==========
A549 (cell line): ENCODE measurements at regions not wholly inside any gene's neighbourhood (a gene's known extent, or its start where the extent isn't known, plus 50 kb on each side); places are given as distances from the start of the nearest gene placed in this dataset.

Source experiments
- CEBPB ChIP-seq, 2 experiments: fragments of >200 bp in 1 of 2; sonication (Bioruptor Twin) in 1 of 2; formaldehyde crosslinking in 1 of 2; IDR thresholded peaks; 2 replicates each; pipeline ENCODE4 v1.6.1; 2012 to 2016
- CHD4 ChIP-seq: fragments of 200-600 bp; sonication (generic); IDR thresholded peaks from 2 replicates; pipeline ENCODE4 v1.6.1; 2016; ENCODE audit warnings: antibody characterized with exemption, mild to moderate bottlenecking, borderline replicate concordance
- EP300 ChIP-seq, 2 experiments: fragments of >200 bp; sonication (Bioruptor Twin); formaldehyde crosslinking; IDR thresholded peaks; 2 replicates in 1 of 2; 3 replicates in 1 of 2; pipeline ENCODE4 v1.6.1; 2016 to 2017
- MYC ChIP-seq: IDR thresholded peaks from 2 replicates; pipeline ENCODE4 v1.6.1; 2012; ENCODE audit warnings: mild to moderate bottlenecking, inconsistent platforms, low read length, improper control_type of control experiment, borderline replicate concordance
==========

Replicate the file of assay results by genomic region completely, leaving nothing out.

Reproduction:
A549 (cell line): ENCODE measurements at regions not wholly inside any gene's neighbourhood (a gene's known extent, or its start where the extent isn't known, plus 50 kb on each side); places are given as distances from the start of the nearest gene placed in this dataset.

Source experiments
- CEBPB ChIP-seq, 2 experiments: fragments of >200 bp in 1 of 2; sonication (Bioruptor Twin) in 1 of 2; formaldehyde crosslinking in 1 of 2; IDR thresholded peaks; 2 replicates each; pipeline ENCODE4 v1.6.1; 2012 to 2016
- CHD4 ChIP-seq: fragments of 200-600 bp; sonication (generic); IDR thresholded peaks from 2 replicates; pipeline ENCODE4 v1.6.1; 2016; ENCODE audit warnings: antibody characterized with exemption, mild to moderate bottlenecking, borderline replicate concordance
- EP300 ChIP-seq, 2 experiments: fragments of >200 bp; sonication (Bioruptor Twin); formaldehyde crosslinking; IDR thresholded peaks; 2 replicates in 1 of 2; 3 replicates in 1 of 2; pipeline ENCODE4 v1.6.1; 2016 to 2017
- MYC ChIP-seq: IDR thresholded peaks from 2 replicates; pipeline ENCODE4 v1.6.1; 2012; ENCODE audit warnings: mild to moderate bottlenecking, inconsistent platforms, low read length, improper control_type of control experiment, borderline replicate concordance